(e) Any other related issues, event and/ or instance which the Hon'ble Lokayukta may deem fit and proper to go into the illegal and unregulated mining and related issues, including de-

reservation of the areas meant exclusively for public sector in Karnataka's mining regions ask mentioned above. (f) To comprehensively inquire into the charges, allegations, complaints of misuse and abuse of the office, if any elected representatives, ministers and officers who held or hold offices of profit for pecuniary benefit pertaining to illegal/

unregulated mining and incidental issues thereof, resulting in loss of revenue to the Government of Karnataka and Public Undertakings under the Government of Karnataka.

(g) Illegal granite quarrying in Bangalore Rural District and other Districts.

5. Originally the scope of investigation by the Lokayukta was from 1.1.2000 to 22.7.2006. As per the Government Order dated

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9.9.2008

(Annexure-H),

the

scope

of

investigation

by

the

Lokayukta was extend up to 9.9.2008. Again, the Government, by its notification dated 24.12.2008, extended the scope of

investigation up to 24.12.2008 (vide Annexure-J). On 19.7.2010, again the Government extended the scope of investigations up to 19.7.2010 (vide Annexure-K). Thus, the scope of investigation by the Lokayukta was from 1.1.2006 to 19.7.2010.

6. It is pleaded in para-5 of the Writ Petition that Lokayuktha submitted a report noticing certain irregularities committed by the former Chief Minister-Sri Dharam Singh and Smt. Jija Hari Singh, who was the then Managing Director of Mysore Minerals Limited in relation to the business by Mysore Minerals Limited, but the report in so far as Sri Dharam Singh, was not accepted by His Excellency Governor of Karnataka. But, in the case of the petitioner, no opportunity was given to him before his indictment and he came to know the same through certain Television channels reporting that the Lokayuktha had indicted the petitioner in his report alleging that the petitioner’s children, who are the Trustees of M/s. Prerana Education Trust have received donation of 5,00,00,000 on 17.3.2010 and a sum of 5,00,00,000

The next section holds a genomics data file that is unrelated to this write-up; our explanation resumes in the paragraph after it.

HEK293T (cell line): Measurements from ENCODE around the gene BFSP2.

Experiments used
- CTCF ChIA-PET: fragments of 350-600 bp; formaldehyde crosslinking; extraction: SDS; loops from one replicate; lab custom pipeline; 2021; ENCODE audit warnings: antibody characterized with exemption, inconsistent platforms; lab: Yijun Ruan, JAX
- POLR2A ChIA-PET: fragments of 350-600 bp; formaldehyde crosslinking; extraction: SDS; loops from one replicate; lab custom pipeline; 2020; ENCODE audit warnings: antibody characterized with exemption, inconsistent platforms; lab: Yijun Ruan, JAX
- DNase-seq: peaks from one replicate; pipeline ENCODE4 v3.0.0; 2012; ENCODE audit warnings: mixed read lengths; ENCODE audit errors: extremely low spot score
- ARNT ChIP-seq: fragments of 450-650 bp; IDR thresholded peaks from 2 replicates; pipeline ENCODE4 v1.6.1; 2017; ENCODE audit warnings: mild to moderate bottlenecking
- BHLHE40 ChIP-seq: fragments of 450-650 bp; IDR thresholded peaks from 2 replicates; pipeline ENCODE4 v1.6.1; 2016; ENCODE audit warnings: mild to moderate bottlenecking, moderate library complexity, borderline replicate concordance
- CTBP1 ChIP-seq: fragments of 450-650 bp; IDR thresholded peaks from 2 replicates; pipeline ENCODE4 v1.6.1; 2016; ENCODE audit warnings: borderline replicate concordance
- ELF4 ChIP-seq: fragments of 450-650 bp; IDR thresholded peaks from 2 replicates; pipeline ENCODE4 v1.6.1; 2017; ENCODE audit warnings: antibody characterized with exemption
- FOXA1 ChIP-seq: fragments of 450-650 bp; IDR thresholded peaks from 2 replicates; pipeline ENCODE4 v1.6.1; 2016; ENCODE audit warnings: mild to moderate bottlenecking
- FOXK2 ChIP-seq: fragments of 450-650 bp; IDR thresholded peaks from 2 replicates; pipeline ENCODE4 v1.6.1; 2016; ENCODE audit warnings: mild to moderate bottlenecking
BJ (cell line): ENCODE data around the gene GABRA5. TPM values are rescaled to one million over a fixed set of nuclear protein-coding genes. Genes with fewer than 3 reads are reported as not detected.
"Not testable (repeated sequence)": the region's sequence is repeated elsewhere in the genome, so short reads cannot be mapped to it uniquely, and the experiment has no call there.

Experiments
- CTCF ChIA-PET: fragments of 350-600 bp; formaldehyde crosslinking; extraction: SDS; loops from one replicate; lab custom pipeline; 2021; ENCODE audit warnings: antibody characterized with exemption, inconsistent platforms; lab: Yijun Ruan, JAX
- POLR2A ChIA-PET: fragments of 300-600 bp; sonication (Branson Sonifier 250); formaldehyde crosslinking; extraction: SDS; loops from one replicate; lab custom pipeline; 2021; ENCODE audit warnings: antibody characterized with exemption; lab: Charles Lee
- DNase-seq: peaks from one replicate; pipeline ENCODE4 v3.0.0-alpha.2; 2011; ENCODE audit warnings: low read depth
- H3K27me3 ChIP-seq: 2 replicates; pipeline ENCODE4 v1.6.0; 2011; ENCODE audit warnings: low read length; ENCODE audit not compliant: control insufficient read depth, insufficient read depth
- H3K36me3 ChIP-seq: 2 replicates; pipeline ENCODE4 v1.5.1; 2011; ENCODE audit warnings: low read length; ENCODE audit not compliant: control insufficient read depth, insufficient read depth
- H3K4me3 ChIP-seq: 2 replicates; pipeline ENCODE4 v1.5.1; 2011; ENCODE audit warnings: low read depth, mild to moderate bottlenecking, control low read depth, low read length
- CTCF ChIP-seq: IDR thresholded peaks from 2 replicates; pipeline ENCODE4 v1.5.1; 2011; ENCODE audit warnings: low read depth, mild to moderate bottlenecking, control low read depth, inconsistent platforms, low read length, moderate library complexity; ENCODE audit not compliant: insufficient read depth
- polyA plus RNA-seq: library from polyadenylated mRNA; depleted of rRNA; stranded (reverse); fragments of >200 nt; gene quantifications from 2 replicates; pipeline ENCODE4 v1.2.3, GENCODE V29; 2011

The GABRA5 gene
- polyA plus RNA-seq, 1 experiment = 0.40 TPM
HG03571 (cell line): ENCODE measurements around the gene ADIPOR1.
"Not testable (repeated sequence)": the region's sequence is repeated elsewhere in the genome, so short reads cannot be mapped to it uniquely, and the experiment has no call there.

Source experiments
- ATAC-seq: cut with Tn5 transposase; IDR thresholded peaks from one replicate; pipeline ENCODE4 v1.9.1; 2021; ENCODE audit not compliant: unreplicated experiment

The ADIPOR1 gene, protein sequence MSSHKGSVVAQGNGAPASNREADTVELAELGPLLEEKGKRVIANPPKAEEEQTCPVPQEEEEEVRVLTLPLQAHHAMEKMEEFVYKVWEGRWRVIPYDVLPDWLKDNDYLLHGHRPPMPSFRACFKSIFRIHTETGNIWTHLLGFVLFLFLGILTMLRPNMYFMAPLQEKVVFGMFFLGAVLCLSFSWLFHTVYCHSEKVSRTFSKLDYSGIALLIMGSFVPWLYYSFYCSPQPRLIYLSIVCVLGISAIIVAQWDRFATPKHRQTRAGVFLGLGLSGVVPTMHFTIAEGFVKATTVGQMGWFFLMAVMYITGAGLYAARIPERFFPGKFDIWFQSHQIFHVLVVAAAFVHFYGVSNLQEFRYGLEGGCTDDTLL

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on 18.3.2010 from the mining company- M/s. JSW Steel Ltd., and that his children and son in law have received `20 crore as sale consideration, for one acre of land from M/S South West Mining Ltd. Lokayukta in his Press Conference said that the report had been leaked and the reports were true. Thus, the petitioner was held guilty even before the report was submitted. The petitioner, being Chief Minister of the State, maintained that he would react to the allegations only after the report is submitted officially. But, even before the report was submitted an atmosphere was created as if the Chief Minister has been indicted and he was bound to quit his Office. Thus, on the alleged two allegations certain political